Monero cryptocurrency becoming favorite among criminals | Antivirus and Security

While cybercriminals’ use of digital currencies has become a constant concern of law enforcement agencies around the world, bitcoin (BTC) is no longer prevalent in ransomware ransom payments and money laundering. Now, the so-called “privacy cryptocurrencies” are gaining the attention of hackers, especially the monero (XRM), which makes it difficult to track digital transactions and wallets.


Use of monero by criminals grows (Image: Moose Photos/Pexels)

Bitcoin operates on an open blockchain network, in which a fully public ledger records all cryptocurrency movements, specifying the addresses of the digital wallets involved and the amount of BTC transacted. In this way, it becomes easier for authorities to track money involved in criminal activities, even more so with the increasing preventive measures being taken in multiple countries.

Thus, privacy coins have emerged as a great option for criminals to cover their money trail. Monero is the most famous digital currency of its kind. It is designed to hide the sender, receiver, and also the amount moved. Thus, digital currency has become a very interesting tool to be used in money laundering and ransomware payments, when hackers take control of the victim’s system and place a price to release it.

Bitcoin surveillance grows

Monero’s rise is directly linked to increased efforts by authorities around the world to crack down on cybercrime. Thus, cryptocurrencies have been receiving more regulations in recent months in countries like the United States, making it difficult for criminals to act.

One of the most notable cases of 2021 was the ransomware attack that US pipeline company Colonial Pipeline suffered in mid-May. One of the main fuel distributors in the United States found itself totally paralyzed for hours, affecting supply in much of the country, forcing the company to agree to pay about $4.4 million to criminals.

Criminal groups migrate to monero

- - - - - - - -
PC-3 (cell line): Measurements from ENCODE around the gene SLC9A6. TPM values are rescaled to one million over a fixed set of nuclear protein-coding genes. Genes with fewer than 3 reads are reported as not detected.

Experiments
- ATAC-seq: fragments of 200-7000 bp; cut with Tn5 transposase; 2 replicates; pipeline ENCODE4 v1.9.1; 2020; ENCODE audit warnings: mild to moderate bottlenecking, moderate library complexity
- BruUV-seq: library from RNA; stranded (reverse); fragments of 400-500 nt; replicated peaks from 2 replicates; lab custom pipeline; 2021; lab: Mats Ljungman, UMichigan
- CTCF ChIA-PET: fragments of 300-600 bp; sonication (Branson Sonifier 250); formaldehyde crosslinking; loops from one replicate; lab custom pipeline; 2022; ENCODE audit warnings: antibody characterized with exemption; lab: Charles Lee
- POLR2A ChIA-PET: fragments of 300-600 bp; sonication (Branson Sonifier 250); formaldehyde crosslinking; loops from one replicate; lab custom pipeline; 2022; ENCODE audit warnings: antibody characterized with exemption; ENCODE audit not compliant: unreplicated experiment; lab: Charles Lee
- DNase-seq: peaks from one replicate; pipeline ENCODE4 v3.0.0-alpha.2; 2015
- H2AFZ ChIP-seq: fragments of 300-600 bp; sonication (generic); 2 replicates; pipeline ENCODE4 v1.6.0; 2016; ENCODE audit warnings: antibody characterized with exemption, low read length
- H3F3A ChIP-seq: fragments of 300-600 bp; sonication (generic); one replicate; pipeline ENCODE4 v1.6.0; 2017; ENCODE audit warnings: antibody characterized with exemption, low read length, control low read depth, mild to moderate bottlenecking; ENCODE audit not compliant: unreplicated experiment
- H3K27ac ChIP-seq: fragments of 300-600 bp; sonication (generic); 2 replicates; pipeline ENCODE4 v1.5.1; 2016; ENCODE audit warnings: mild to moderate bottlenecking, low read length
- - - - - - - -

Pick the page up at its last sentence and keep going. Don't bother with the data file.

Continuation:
“We’ve seen ransomware groups specifically switching to monero,” said Bryce Webster-Jacobsen, director of intelligence for cybersecurity group GroupSense, to Financial Times. The company has already helped several victims pay ransoms with the privacy cryptocurrency “Cybercriminals have recognized that it’s easier to make mistakes using bitcoin, which ultimately allows transactions recorded on the blockchain to reveal your identity.”

Brett Callow, threat analyst at anti-malware developer Emsisoft, told the Financial Times that the well-known Russian ransomware group REvil has fully migrated from bitcoin to monero in their ransom demands. The organization is believed to be responsible for the recent attack on a JBS slaughterhouse.

DarkSide, one of the top known ransomware organizations responsible for the Colonial Pipeline attack, also accepts monero, while charging a fee of up to 20% more on the ransom value if the customer chooses to pay bitcoin for the higher risks involved in the transaction . Babuk, responsible for another attack on Washington DC police, operates in a similar way.

Member of the community that developed monero, Justin Ehrenhofer told the Financial Times which estimates that between 10% and 20% of ransomware attack ransoms are paid in the privacy cryptocurrency, but believes that percentage will rise to 50% by the end of 2021. He also stated that digital currency was not designed for use criminals, but that facilitating these activities was a structuring error.

With information: Financial Times

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